Writing through Crises
Posted on September 6, 2012
I was away for awhile. My father’s health was failing rapidly, and I went to be with him when he died. Then I took a month off of writing. I am also a singer, and I found that my voice needed to come out in song to heal me before I could use it to write again. I have written only four thousand words this past week, but they have been good words.
Since I am working with a publishing company and editor already, I have kept the editing process a bit close. My book needed an adjustment to the story arc which resulted in a lot of additional words and several other changes. I’m using the same methods as before to smush loads of editing time into my hectic schedule (full time SAHM, part time opera singer with lots of fall performances, volunteering in church and community). I aim to write an hour or at least 1,000 words/day. When I am at about 3,000 words into a session, I stay up late to write to the end of the chapter. My chapters tend to be about 5,000 words long.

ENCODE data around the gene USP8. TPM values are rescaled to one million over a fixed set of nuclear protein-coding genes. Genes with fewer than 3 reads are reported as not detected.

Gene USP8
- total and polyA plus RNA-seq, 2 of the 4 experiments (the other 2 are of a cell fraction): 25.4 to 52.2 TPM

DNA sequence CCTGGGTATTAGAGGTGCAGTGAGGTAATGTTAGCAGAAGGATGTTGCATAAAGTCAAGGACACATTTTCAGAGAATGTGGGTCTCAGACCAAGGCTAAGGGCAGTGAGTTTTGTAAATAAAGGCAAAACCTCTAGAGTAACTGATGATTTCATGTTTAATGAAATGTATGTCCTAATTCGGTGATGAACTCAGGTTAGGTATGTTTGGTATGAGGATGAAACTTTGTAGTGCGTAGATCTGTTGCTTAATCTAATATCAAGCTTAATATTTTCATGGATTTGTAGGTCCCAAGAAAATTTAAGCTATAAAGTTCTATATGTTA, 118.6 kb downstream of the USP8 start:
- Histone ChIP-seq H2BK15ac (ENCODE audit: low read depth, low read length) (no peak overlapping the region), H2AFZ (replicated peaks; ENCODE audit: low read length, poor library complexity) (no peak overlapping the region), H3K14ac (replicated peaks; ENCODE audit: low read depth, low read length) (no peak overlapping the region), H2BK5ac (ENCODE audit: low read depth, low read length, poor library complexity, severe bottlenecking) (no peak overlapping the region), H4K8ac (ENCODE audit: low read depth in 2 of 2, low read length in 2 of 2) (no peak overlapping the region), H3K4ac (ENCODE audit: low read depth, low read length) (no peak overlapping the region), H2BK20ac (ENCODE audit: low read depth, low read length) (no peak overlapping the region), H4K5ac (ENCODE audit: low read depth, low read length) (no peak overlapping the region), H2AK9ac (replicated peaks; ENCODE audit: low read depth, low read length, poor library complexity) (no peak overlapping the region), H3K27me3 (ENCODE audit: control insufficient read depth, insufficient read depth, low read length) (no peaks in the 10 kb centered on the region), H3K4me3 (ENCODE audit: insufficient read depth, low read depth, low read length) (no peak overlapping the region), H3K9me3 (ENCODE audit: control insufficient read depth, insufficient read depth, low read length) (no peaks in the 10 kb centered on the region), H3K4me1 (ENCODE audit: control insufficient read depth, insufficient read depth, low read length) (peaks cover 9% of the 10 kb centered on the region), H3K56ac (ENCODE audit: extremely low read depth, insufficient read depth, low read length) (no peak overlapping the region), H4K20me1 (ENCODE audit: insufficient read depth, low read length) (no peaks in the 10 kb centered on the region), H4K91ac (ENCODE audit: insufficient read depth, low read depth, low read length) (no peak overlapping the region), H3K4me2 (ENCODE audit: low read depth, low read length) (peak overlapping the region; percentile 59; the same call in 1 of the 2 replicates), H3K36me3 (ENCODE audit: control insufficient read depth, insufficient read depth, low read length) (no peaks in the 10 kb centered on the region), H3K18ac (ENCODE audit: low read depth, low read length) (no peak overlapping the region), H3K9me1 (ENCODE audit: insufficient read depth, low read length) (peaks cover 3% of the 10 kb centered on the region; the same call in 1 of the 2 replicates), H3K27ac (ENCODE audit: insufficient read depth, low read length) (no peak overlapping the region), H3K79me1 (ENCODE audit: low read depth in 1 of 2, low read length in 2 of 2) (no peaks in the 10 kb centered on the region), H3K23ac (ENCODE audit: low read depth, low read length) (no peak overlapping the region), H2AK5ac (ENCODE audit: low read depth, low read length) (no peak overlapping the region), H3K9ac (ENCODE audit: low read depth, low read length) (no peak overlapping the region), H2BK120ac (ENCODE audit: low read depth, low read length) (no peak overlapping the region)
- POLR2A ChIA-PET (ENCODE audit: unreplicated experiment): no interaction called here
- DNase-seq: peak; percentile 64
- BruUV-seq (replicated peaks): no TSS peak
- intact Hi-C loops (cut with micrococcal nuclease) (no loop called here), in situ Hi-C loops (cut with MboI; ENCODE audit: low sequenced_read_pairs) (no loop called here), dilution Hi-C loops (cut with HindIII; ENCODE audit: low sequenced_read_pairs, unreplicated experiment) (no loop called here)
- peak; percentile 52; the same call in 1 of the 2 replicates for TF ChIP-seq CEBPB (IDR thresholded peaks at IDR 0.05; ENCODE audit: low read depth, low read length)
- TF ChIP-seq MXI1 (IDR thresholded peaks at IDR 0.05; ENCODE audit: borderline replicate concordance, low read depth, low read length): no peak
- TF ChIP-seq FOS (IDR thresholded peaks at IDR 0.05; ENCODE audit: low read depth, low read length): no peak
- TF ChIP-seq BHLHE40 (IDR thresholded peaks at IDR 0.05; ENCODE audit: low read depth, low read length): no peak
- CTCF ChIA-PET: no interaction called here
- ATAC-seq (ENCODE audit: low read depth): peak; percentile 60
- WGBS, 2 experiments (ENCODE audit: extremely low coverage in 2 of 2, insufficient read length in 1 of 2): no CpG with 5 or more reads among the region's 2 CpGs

I have felt my grief soften in the face of the disciplines of singing and writing. Discipline is perhaps the most important part of writing. No matter one’s pace, committing to actually write each day is absolutely vital. I find myself seeing through more and more joyful windows into my memories of Dad. The words on the page reflect the clearing of my heart.
One day, we were driving down a dirt road towards our family’s hunting acres way out in the sticks. The car was small, an old Chevette, I think. At any rate, the herd of deer that leaped over us did not seem challenged by its size. To see from below the glorious power of so many running deer caught our breath away. We watched them gallop proud across a wide pasture and into the woods.
Writing lifts the shades to let me see afresh. It sharpens the gold of the evening sun across the autumn field, deepens the untamed expression of the bucks. My own heart grows fierce in the face of parting, stealing the joy from the gleam of deer in flight.
I snap my laptop closed each night and think of such scenes.